The unique and irretrievable punishment

Azania, Zolo Agona

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THE UNIQUE AND IRRETRIEVABLE PUNISHMENT Indiana has a mandatory death sentence law--no matter how the State labels it-because the trial judge or jury is not confined to the statutory mid-term for either increasing (aggravating) or decreasing (mitigating) the presuptive or basic sentence provided for the offense beyond a reasonable doubt. This is what the State did to all of Us currently on death row, with the acquiescence of the Indiana Supreme Court. Everyone’s case on death row is governed by different criminal statutes depending upon the time the alleged offense was committed. For example, i was sentenced to the penalty of death under the 1979 statute because that was the law in effect in 1981. i've been held on death row longer than anyone else in Indiana. i was 27-years old when they brought me here on May 25, 1982. i was convicted in 1982 of the 1981 murder of a Cary Police Officer during an armed bank robbery. i was sentenced to death in 1982 and re-sentenced to death in 1996. The Indiana Supreme Court has determined that a fact, which is a material element of a crime, may not also constitute an aggravating circumstance to support an enhanced sentence. Mbrgan.v. State, 675 N.E.2d 1067, 1073 (Ind. 1996). But, in cases when the sentence of death is requested the law is ignored. The murder sentences statute and the death sentences statute has seen numerous revisions. Our individual cases are treated differently, not because death is different, but because the Indiana Supreme Court is ruling from the bench and making up laws as they go along in an illegal attempt to save the statute. There is no valid Indiana statute providing for the imposition of the death penalty. The amended statutory sentencing scheme violates the defendant's liberty interest. In. Code 35-50-2-3(a)(b) .is the real sentencing statute for the basic sentence. It is the actual sentencing statute per se for murder across the board in Indiana. Ind. Code 35-50-2-9 is a supplement for an enhanced penalty and you don't need to have a death sentence to come under this law. Davies v. State, 758 N.E.2d 981, 986 (In. App. 2001). The Supreme Court has carved out a narrow exception in cases where the defendant is eligible for either the death penalty or life without parole pursuant to Indiana Code Section 35+50-2+9, but is instead sentenced to a term of years. The trial court must make a statement of its reasons for imposing the sentence. Ind. Code 35-50-2-9 is not the mid-term or basic sentencing statute per se. The changes in Ind. Code 35-50-2-9 (2002) was not merely procedural because it increased all the penalties and it took discretion from the trial court judge again. The new amendment to Ind. Code 35-50~2-9 (2006) also abrogated the actual sentencing statute for murder and it has made the death penalty enhancement mandatory when the jury arrives at that decision. The trial judge doesn't have any choice in the matter but shall sentence the defendant accordingly. ‘The Indiana Penal Code defining the crime of murder is patterned after the Illinois Code. Ever since the moratorium was declared on Illinois death penalty, pro-death penalty advocates in Indiana have been desperately trying to distance themselves from Illinois. They're pretending that the serious problems with Illinois’ death penalty doesn't exist in Indiana. The judges who handed out death sentences to those of Us on Indiana's death row never explained why they gave any defendant a sentence in excess of the presump- tive sentence. This could only happen because no other sentence but death was considered. Indiana law provide that in cases of murder, which is a class A-felony, the jury in its unbridled discretion could choose whether the convicted defendant should be sentenced to death or to life imprisonment. The mandatory death penalty laws that the United States Supreme Court's decision in Furman v. Georgia, 408 U.S. 238, 33 L.Ed.2d 346, 92 S.Ct. 2726 (1972), which held to be in Violation of the Eighth and Fourteenth Amendments, is alive and widely practiced in Indiana. The presuptive sentence is the starting point the Legislature has selected as an appropriate sentence for the crime committed. Thus, In. Code 35-50-2-3(a)(b)(Sentences For Felonieséflrder). What is called the death sentences statute (Ind. Code 35-50-2-9) is really a misnomer. It is actually a specific list of factors that "may" be used to enhance a sentence including death. The death sentences statute is not a charge. It should be called exactly what it is--the death penalty enhancement statute. What the State is doing to the people currently on Indiana's death row is more than simply improper. It's unequivocally illegal. Nearly 26 years after being strictly enforced, the law declaring that the court shall fix the penalty of and sentence a person convicted of an offense was held to be uconstitutional. With each revision of the statutes serious consequences arose negatively affecting the defendant's defenses that most of whom had before the changes were made. In light of this, the amended scheme -- (a) changed the material elements; (b) changed the ultimate facts; (c) changed the range of penalties; (d) allowed the prosecutor the latitude to re-write or change the statute to remove any objectionable portion; the trial court's historical function of separation of powers was changed to allow judicial legislation; and (f) changed the standard of review. The whole sentencing statutory scheme was changed in a substantive way--not merely some procedures to be followed--all to the disadvantage and detriment of the defendants. By: (c) Zolo Agona Azania Zolo Agona Azania #4969 Indiana State Prison 1 Park Row Street Michigan City, Ind. 36360-6597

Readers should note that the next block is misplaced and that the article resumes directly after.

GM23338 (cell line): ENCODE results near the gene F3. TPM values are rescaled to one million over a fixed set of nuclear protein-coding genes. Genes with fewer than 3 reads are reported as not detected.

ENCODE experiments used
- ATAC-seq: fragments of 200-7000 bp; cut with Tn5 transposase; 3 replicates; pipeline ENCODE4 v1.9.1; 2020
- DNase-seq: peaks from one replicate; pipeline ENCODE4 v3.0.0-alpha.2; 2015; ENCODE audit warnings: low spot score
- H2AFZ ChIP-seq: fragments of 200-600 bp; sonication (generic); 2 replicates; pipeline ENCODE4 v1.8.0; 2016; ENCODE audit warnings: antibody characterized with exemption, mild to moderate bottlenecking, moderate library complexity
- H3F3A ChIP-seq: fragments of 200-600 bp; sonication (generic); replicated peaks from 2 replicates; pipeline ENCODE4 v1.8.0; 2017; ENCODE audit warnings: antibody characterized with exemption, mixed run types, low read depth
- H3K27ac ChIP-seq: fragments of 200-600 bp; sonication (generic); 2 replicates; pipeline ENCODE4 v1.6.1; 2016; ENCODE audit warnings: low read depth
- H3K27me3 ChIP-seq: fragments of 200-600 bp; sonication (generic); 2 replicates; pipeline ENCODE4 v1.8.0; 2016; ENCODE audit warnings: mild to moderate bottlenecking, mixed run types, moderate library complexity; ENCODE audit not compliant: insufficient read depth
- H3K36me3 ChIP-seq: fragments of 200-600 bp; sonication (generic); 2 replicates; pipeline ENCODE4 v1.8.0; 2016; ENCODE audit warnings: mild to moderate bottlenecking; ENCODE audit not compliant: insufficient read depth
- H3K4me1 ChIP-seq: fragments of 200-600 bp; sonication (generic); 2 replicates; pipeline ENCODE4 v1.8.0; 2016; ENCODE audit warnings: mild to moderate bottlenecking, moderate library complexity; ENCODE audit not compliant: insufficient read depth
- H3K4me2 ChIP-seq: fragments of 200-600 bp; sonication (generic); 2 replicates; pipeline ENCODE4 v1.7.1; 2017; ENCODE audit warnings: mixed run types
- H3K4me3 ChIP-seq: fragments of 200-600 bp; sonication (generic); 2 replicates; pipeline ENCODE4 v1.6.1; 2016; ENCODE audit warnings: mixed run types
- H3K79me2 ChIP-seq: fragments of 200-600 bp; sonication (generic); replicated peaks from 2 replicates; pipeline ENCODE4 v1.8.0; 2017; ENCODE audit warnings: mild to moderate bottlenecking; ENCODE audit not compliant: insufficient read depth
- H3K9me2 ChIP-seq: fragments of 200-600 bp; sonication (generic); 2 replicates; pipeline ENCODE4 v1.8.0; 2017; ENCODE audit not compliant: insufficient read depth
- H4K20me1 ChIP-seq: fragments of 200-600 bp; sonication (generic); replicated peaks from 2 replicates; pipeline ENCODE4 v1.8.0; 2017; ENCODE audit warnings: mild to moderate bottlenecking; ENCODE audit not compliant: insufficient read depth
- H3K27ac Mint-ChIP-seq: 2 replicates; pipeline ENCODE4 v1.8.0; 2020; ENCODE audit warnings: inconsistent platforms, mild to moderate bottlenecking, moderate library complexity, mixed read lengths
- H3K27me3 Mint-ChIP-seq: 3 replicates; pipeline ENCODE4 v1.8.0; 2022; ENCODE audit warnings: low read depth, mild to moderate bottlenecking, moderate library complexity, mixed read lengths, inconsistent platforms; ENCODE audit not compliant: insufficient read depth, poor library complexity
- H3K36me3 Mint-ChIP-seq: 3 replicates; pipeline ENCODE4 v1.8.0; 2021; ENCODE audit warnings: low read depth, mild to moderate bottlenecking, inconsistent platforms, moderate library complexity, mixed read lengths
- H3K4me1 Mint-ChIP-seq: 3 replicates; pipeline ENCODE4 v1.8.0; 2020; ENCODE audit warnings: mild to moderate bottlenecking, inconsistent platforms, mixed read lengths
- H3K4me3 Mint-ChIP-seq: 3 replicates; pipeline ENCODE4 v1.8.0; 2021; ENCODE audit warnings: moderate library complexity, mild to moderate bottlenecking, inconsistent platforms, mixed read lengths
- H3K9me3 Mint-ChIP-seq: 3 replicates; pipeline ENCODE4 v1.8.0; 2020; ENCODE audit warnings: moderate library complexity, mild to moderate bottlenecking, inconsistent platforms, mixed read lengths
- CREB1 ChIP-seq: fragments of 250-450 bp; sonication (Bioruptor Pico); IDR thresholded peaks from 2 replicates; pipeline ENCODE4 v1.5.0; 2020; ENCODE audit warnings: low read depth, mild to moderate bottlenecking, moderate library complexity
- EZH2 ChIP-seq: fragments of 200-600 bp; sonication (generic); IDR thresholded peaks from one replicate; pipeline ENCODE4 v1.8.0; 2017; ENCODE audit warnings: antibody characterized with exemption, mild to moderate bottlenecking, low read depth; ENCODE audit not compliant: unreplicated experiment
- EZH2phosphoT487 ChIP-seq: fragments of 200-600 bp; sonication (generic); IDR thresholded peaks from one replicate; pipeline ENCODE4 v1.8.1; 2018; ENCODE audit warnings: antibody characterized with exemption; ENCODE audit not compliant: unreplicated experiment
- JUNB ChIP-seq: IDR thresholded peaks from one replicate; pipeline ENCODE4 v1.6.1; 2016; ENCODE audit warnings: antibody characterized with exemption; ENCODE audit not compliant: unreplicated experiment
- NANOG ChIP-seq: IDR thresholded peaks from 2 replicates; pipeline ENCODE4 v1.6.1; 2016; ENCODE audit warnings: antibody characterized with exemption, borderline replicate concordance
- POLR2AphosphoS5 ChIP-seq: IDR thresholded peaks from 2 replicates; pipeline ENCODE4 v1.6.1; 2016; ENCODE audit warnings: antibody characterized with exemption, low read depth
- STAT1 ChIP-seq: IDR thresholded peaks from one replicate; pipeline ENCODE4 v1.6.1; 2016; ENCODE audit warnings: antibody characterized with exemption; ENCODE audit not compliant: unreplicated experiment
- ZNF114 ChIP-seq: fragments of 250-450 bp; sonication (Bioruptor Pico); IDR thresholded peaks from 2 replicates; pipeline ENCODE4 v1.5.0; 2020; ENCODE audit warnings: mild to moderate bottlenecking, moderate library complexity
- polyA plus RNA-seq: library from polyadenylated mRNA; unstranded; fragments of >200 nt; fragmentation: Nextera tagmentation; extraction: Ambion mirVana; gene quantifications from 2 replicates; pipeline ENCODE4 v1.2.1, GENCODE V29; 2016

Author: Azania, Zolo Agona

Author Location: Indiana

Date: April 1, 2015

Genre: Essay

Extent: 3 pages